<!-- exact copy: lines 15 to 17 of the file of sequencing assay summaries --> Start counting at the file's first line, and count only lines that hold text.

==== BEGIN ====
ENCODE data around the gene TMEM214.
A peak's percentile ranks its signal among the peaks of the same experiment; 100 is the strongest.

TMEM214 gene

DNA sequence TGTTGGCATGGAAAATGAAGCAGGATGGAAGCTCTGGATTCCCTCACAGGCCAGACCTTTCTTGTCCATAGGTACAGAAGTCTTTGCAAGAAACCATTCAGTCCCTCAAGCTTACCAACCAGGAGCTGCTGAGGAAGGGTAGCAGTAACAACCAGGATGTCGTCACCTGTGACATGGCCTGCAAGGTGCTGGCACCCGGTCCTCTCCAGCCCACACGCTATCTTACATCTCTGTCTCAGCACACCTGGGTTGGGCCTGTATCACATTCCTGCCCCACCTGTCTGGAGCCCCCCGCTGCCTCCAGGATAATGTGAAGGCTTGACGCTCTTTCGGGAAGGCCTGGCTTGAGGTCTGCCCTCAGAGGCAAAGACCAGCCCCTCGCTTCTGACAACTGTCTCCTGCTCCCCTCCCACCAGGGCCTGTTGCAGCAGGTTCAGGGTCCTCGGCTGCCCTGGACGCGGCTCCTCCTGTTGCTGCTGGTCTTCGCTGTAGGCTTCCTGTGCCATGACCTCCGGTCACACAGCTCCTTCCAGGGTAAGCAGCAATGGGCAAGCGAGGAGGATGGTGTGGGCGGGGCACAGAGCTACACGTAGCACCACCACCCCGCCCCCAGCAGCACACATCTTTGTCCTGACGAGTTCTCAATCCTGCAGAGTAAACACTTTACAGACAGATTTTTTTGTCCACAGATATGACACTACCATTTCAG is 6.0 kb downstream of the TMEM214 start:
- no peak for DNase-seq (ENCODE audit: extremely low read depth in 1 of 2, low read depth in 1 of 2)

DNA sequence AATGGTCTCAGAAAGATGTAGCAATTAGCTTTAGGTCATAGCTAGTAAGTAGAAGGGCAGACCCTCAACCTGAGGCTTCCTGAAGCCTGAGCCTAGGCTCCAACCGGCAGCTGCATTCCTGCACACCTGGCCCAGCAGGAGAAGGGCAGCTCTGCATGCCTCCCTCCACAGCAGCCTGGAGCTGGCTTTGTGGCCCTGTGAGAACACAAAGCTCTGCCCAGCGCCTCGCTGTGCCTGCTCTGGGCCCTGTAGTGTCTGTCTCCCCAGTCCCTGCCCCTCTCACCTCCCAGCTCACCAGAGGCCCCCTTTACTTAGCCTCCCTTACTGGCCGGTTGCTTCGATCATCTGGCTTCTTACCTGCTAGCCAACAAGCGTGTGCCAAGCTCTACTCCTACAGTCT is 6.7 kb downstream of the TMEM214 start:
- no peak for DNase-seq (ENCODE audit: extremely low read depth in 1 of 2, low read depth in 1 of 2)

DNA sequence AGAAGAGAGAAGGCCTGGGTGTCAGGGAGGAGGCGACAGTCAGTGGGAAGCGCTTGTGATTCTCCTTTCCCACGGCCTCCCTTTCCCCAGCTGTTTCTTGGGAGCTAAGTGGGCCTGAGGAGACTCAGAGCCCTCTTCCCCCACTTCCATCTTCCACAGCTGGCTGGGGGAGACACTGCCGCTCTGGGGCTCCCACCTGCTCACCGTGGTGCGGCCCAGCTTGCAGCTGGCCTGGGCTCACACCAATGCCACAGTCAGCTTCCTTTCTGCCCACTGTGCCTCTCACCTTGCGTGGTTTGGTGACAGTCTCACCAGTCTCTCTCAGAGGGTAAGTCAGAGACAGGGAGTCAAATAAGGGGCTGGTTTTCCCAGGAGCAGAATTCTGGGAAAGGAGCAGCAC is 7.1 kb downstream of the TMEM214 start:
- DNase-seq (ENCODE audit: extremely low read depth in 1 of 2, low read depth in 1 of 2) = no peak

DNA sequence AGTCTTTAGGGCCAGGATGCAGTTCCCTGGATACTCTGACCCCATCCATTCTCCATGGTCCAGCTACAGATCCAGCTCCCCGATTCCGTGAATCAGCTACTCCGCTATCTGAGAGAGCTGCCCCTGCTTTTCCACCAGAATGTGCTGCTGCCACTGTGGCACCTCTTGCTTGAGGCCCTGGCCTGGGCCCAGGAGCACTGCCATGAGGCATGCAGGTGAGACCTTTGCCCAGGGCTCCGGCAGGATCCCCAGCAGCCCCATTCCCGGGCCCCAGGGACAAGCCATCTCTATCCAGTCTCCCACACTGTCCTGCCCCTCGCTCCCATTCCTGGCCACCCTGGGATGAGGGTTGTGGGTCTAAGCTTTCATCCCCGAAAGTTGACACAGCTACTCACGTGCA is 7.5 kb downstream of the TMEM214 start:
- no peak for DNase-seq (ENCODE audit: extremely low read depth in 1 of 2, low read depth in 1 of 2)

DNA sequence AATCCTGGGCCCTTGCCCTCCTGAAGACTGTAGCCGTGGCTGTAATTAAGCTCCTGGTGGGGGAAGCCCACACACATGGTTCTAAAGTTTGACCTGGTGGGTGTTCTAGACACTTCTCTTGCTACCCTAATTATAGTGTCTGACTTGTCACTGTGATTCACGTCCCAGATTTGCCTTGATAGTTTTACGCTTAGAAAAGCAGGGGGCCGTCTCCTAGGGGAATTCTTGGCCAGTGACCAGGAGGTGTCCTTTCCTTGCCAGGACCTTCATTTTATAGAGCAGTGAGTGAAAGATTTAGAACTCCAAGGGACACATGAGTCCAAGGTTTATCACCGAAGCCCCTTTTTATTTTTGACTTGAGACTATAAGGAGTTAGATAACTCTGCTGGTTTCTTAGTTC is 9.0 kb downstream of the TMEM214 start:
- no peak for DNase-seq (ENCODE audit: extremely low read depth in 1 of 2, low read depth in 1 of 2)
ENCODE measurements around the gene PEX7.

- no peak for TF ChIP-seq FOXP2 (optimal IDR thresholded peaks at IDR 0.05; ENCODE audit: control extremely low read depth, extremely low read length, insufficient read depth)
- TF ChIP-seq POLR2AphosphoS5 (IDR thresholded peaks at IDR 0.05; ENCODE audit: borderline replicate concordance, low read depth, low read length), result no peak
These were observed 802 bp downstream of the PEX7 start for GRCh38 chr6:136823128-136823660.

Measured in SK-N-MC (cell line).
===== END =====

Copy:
- no peak for TF ChIP-seq FOXP2 (optimal IDR thresholded peaks at IDR 0.05; ENCODE audit: control extremely low read depth, extremely low read length, insufficient read depth)
- TF ChIP-seq POLR2AphosphoS5 (IDR thresholded peaks at IDR 0.05; ENCODE audit: borderline replicate concordance, low read depth, low read length), result no peak
These were observed 802 bp downstream of the PEX7 start for GRCh38 chr6:136823128-136823660.